Because of its strategic location, King Casimir III the Great signed a peace treaty with the Teutonic Order there in 1343. As a royal town, the city managed to defend many of its initial privileges, in 1426 a new town hall was built; the Polish king Mieszko III the Old was buried in Kalisz. In 1574 the Jesuits came to Kalisz and in 1584 opened a Jesuit College, which became one of the most notable centres of education in Poland; the economic development of the area was aided by a large number of Protestant Czech Brothers, who settled in and around Kalisz after being expelled from Bohemia in 1620. In 1792, a fire destroyed much of the city centre; the following year, in the second partition of Poland, the Kingdom of Prussia absorbed the city, called "Kalisch" in German. In 1801, Wojciech Bogusławski set up one of the first permanent theatre troupes in Kalisz. In 1807, Kalisz became a provincial capital within the Duchy of Warsaw. During Napoleon's invasion of Russia, following Yorck's Convention of Tauroggen of 1812, von Stein's Treaty of Kalisz was signed between Russia and Prussia in 1813, confirming that Prussia now was on the side of the Allies.
After the defeat of Napoleon Bonaparte, Kalisz became a provincial capital of Congress Poland and the capital of a province of the Russian Empire. Prussia and Russia held joint military exercises near the town in 1835; the proximity to the Prussian border accelerated economic development of the city and Kalisz started to attract many settlers, not only from other regions of Poland and other provinces of the Russian Empire, but from German states. In 1902, a new railway linked Kalisz to Warsaw and Łódź. With the outbreak of World War I, the proximity of the border proved disastrous for Kalisz. Between 2 and 22 August, Kalisz was shelled and burned to the ground by German forces under Major Hermann Preusker though Russian troops had retreated from the city without defending it and German troops – many of them ethnic Poles – had been welcomed peaceably. Eight hundred men were arrested and several of them slaughtered, while the city was set on fire and the remaining inhabitants were expelled. Out of 68,000 citizens in 1914, only 5,000 remained in Kalisz a year later.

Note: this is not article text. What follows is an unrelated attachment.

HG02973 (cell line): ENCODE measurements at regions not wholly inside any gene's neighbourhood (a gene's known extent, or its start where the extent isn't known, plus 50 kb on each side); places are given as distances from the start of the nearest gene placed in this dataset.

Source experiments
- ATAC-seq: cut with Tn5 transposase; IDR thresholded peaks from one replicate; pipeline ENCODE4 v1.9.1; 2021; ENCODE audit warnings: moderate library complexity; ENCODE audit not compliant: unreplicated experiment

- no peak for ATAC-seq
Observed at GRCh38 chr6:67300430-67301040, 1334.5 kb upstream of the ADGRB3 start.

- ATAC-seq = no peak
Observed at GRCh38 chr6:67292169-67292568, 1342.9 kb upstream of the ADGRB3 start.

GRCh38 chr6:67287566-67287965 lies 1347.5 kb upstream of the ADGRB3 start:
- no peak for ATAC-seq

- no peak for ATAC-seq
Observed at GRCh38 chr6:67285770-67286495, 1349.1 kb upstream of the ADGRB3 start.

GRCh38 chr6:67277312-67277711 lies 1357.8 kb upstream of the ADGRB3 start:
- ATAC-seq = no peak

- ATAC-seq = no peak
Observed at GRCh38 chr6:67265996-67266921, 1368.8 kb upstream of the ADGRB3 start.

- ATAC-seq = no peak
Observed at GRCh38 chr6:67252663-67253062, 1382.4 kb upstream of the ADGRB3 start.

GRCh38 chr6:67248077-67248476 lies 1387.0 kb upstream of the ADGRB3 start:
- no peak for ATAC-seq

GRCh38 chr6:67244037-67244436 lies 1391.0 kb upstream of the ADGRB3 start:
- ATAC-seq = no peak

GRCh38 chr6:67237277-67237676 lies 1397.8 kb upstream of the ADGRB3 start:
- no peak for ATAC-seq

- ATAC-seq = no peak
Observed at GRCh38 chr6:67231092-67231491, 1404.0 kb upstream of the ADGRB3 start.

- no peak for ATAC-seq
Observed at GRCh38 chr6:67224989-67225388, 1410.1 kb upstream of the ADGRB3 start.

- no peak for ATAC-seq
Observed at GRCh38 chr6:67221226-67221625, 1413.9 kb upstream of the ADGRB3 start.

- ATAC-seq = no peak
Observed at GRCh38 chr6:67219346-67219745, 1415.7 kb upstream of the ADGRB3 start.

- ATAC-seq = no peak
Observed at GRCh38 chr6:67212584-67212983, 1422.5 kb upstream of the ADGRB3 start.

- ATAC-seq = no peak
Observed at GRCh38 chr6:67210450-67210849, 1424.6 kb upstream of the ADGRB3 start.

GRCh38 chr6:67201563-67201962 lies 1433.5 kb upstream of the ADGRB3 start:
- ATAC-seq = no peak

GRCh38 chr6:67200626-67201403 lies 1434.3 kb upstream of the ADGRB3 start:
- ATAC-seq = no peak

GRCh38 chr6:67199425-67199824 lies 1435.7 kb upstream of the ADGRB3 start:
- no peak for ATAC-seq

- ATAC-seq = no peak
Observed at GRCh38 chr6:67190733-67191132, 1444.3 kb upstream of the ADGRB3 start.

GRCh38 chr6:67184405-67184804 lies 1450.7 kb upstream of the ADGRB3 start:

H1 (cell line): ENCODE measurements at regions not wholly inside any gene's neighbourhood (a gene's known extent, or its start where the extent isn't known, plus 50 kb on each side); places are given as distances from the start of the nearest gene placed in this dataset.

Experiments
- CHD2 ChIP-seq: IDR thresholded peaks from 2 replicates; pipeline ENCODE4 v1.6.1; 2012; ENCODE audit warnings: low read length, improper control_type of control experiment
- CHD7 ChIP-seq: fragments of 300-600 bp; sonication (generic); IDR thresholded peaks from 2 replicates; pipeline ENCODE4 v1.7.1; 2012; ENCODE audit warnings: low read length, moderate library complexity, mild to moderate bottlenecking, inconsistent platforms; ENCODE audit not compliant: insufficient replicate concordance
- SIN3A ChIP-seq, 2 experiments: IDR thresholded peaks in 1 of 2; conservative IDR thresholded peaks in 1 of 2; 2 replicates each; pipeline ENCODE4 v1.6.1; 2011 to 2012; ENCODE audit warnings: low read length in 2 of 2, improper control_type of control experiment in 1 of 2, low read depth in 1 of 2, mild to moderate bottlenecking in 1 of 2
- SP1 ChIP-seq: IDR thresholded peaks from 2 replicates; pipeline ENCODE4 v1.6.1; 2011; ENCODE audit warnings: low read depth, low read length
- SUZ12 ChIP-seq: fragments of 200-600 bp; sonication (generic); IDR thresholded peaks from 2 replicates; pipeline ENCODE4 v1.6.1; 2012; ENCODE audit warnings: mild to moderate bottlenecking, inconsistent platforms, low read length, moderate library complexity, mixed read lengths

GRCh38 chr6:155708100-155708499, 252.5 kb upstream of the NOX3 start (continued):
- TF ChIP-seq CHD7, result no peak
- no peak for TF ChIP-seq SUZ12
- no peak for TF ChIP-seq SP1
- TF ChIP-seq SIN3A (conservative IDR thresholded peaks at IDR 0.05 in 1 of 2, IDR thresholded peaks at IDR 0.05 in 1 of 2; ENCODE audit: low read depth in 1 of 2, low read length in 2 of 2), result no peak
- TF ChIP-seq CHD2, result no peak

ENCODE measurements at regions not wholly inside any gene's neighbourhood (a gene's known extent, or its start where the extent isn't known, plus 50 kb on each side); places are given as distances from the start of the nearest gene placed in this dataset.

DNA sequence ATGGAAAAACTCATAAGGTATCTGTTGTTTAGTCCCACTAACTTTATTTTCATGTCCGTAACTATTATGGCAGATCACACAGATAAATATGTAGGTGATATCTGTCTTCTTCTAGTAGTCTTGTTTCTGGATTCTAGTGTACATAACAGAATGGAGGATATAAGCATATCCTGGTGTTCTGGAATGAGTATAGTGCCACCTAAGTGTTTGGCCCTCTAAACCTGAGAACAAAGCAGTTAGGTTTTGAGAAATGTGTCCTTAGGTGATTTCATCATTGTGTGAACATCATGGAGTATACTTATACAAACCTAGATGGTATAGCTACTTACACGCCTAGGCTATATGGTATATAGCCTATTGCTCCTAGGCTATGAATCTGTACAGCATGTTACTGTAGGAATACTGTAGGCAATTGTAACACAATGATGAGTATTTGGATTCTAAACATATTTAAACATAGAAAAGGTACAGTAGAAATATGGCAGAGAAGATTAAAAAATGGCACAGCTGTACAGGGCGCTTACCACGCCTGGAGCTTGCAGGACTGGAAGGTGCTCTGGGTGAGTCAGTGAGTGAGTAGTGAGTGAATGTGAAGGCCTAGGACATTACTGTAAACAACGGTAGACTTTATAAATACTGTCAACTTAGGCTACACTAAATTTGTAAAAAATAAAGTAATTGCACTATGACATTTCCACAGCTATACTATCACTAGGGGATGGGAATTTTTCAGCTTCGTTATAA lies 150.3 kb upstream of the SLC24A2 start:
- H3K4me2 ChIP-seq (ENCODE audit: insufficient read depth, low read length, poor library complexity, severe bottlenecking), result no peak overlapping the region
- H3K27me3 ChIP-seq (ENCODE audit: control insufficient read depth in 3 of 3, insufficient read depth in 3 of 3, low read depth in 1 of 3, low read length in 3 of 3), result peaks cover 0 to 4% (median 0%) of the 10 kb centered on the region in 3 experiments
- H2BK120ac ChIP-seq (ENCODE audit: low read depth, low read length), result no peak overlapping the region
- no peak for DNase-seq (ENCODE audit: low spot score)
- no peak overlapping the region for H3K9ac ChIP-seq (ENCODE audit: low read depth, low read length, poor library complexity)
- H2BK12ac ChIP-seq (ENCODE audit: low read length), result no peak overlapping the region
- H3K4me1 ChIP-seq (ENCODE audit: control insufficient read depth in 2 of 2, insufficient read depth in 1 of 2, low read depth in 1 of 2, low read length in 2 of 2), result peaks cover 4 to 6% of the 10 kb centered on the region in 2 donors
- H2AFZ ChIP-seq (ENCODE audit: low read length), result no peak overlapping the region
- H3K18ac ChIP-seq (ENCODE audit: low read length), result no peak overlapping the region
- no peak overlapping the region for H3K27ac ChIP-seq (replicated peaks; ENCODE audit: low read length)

By the end of the Great War, much of the city centre had been more or less rebuilt and many of the former inhabitants had been allowed to return. After the war Kalisz became part of the newly independent Poland; the reconstruction continued and in 1925 a new city hall was opened. In 1939 the population of Kalisz was 89,000. After the German invasion of Poland in 1939, the proximity of the border once again proved disastrous. Kalisz was captured by the Wehrmacht instantly and without much fighting, the city was annexed by Germany. By the end of World War II 30,000 local Jews had been murdered. An additional 20,000 local Catholics were either murdered or expelled to the German-occupied territories or to Germany as slave workers. In 1945 the population of the city was 43,000 – half the pre-war figure. In 1975, after Edward Gierek's reform of the administrative division of Poland, Kalisz again became the capital of a province – Kalisz Voivodeship.
Haapsalu is a seaside resort town located on the west coast of Estonia. It is the administrative centre of Lääne County, on 1 January 2017 it had a population of 10,236. Haapsalu has been well known for centuries for its warm seawater, curative mud and peaceful atmosphere. Salt mud spas frequented by the Russian Romanov family still operate. Narrow streets with early 20th century wooden houses lead to the sea. Haapsalu has been called the "Venice of the Baltics", although this positioning has been criticized as exaggerating; the name "Haapsalu" is from Estonian haab'aspen' and salu'grove.' The town dates back to 1279, when it was chartered and became the centre of the Bishopric of Ösel-Wiek, which it remained for the next 300 years. Buildings from those early days remain today, including an episcopal castle which has the largest single-nave cathedral in the Baltic states, Haapsalu Castle. Haapsalu and the surrounding area was the center for the Estonian Swedes from the 13th century until the evacuation of all ethnic Swedes from Estonia in 1944.